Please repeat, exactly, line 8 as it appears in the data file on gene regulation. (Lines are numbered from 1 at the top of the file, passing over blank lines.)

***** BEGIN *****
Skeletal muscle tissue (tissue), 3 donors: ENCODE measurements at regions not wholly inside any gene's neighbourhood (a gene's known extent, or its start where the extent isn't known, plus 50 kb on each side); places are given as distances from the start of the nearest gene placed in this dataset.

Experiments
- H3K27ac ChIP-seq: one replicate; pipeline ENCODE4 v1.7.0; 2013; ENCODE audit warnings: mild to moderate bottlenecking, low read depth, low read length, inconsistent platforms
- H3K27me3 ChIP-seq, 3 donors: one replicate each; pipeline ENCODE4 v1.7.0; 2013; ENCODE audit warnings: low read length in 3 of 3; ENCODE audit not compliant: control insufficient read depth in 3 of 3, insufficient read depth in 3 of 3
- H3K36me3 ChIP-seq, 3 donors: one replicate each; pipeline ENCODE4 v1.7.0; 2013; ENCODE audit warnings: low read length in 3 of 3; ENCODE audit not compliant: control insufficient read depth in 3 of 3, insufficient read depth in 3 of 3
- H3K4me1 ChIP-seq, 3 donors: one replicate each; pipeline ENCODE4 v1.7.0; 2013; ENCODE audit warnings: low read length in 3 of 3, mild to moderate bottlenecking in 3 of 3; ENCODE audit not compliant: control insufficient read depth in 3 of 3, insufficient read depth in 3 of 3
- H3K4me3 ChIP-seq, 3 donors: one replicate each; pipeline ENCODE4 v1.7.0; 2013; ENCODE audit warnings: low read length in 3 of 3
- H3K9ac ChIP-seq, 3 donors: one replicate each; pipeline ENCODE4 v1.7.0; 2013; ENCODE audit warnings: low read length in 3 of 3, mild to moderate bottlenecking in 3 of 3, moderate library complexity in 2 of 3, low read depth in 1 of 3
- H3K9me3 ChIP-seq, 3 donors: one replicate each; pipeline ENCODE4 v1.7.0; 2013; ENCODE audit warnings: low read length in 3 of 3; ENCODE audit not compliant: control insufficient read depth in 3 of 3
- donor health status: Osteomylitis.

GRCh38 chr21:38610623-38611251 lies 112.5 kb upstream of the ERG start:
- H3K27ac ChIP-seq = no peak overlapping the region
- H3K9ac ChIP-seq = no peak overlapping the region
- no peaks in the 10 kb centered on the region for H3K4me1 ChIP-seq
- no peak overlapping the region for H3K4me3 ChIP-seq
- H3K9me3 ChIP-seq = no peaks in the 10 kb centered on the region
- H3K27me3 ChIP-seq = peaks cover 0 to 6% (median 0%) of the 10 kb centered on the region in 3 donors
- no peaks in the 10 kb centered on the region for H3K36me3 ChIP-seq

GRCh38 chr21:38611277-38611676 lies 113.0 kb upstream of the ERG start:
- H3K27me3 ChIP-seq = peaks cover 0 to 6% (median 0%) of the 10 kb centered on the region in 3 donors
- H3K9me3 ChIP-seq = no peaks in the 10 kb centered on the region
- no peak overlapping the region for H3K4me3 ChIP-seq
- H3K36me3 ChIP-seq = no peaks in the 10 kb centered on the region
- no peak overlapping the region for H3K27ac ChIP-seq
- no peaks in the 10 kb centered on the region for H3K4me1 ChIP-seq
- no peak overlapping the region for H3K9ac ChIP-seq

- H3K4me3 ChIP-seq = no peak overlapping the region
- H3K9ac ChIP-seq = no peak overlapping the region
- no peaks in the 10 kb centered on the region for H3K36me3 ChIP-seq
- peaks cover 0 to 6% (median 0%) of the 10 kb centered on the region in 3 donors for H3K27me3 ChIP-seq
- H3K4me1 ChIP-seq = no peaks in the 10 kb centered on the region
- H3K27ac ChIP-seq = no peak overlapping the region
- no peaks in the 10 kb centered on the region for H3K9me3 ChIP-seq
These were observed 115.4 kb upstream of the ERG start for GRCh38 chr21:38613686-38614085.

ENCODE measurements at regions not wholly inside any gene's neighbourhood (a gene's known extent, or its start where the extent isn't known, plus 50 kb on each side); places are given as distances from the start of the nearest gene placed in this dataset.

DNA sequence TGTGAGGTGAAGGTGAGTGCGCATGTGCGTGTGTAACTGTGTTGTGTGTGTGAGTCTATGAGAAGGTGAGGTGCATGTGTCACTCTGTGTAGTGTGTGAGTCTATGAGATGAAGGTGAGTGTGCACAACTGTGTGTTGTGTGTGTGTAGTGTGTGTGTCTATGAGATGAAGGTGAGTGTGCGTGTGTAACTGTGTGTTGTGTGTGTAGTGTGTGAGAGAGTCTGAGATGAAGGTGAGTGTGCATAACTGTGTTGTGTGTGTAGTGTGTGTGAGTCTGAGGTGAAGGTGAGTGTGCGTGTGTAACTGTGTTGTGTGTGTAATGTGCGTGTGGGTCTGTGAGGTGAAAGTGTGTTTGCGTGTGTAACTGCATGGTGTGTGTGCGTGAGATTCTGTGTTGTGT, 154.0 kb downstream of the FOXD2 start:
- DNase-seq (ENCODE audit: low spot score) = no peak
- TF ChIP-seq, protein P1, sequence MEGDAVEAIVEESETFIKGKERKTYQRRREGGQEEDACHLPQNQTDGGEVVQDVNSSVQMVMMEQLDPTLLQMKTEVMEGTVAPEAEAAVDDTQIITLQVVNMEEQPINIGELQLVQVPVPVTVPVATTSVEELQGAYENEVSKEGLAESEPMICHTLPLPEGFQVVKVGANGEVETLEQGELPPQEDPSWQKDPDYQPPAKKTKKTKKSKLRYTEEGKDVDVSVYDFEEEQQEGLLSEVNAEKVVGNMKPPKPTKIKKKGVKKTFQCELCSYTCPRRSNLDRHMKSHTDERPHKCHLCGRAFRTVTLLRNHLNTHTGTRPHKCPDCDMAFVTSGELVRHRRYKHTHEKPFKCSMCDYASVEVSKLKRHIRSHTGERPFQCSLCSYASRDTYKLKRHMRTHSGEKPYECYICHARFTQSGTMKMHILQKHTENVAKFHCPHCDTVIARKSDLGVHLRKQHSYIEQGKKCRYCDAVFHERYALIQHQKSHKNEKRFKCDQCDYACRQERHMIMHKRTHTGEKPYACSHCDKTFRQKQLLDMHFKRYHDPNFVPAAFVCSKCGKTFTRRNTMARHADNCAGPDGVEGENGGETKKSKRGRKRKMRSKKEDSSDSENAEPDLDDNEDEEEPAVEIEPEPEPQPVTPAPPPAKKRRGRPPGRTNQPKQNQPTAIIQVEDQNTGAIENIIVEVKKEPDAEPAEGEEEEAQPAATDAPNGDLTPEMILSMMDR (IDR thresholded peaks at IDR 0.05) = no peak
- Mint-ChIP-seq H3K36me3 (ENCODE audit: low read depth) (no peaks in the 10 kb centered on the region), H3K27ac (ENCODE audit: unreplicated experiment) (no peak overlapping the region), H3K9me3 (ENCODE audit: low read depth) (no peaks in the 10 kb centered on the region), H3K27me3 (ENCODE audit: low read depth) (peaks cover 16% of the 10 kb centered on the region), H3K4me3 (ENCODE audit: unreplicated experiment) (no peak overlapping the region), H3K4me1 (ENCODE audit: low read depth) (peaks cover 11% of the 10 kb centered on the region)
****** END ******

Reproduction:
- H3K9ac ChIP-seq, 3 donors: one replicate each; pipeline ENCODE4 v1.7.0; 2013; ENCODE audit warnings: low read length in 3 of 3, mild to moderate bottlenecking in 3 of 3, moderate library complexity in 2 of 3, low read depth in 1 of 3